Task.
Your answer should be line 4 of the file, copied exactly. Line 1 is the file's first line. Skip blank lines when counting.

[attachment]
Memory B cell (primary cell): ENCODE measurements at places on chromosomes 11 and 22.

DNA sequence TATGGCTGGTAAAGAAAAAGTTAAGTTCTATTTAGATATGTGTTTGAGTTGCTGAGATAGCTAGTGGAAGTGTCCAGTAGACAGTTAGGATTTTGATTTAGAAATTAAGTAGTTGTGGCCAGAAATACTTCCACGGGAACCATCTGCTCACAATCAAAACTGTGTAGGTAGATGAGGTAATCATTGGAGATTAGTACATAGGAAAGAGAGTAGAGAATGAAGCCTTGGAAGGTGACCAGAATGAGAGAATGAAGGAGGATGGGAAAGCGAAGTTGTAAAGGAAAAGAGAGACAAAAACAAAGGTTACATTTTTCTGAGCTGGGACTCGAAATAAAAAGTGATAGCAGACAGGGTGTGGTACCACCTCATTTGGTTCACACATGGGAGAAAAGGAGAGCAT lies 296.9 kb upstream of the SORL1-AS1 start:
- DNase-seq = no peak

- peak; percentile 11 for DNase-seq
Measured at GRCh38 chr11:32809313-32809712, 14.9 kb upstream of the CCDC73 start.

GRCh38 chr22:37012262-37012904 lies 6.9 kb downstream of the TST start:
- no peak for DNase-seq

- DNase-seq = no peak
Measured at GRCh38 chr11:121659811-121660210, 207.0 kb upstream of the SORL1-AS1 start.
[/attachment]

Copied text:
- peak; percentile 11 for DNase-seq